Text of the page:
Considerably more thought has gone into making the brewer’s fast-growing chain of craft beer bars a success.
“It’s not easy, but it comes down to who we select to work with,” Watt said. “Everything we’ve done internationally has been partnership sites and they’ve all been awesome, but they’ve been awesome because we’ve taken so much time to choose people that have the experience in operating bars and understand how we do things. We’ve said no 50 times to a partner for every time we’ve said yes.”
Dog Eat Dog
BrewDog put a rare foot wrong with hotdog and craft beer concept Dog Eat Dog at its London Islington site, which angered some fans after it closed unexpectedly just five months after opening last October. Watt says the site will reopen, but will drop the hotdog offer and instead work with local food pop-ups.
“It’s (Dog Eat Dog) hibernating at the moment. We always take on a lot of sites that don’t have a bar licence, so we took on that site thinking we would be able to change the licence and we couldn’t. We were forced to open a restaurant, which we’d never done before and it didn’t quite work. It’s going to come back but we’ll work with some of the best pop-ups in London, we’ll provide the beer and they’ll provide the food.”
BrewDog may have courted controversy in its time (previous stunts include dropping taxidermy cats from a helicopter and a poorly received video in which the co-founders pretended to be homeless), but a recent appearance by Watt on BBC TV series Who’s the Boss earlier this year proved even more divisive.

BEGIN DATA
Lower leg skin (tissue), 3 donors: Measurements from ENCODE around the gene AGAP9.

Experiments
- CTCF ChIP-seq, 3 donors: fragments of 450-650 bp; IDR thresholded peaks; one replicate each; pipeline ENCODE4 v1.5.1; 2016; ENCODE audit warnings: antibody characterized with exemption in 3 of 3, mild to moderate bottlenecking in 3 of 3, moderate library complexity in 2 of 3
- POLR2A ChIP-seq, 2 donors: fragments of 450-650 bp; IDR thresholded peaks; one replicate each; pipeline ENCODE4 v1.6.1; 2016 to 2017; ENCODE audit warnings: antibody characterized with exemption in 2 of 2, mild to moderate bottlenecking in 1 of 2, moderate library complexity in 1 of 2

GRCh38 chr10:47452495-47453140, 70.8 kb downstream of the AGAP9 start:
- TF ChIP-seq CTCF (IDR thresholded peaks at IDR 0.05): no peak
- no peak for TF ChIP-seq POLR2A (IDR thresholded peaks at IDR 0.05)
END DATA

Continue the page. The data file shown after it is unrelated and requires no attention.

Viewers branded the BrewDog co-founder ‘nasty’ ‘obnoxious’ and in one tweet that particularly sticks in his memory, said they’d rather drink Heineken following his appearance on the show, which sees bosses hand over power to staff to recruit a new manager. However, Watt argues he thought taking part would genuinely benefit the business.
“I said yes to Who’s the Boss because I thought it would be really good for the team to be involved with something like that, and when they sold it to me it sounded like an amazing concept. They told us we’d get three fantastic people but from the get go there was no way we could win. The candidates had poor skills, didn’t fit with our company and I always say to the team the most important decision we can make is who we add. I should have been smarter and seen what was happening sooner, but yes, Twitter was brutal the next day.”
Having left the craft beer market in a considerably healthier state than it found it, BrewDog is slowly starting to set its sights on the spirit market with its new Lone Wolf distillery. Supplies of its gin will be limited to its own bars initially but consumers have been misled by the recent boom in craft spirits according to fellow co-founder Dickie.
“Currently 95% of white spirits on the market don’t make their own base. All they’re doing is taking someone else’s cheap spirit, putting in some juniper and lemon peel, selling it a huge price and calling it craft. The main reason we started the distillery is because we hate that, calling something craft when it’s not,” he said.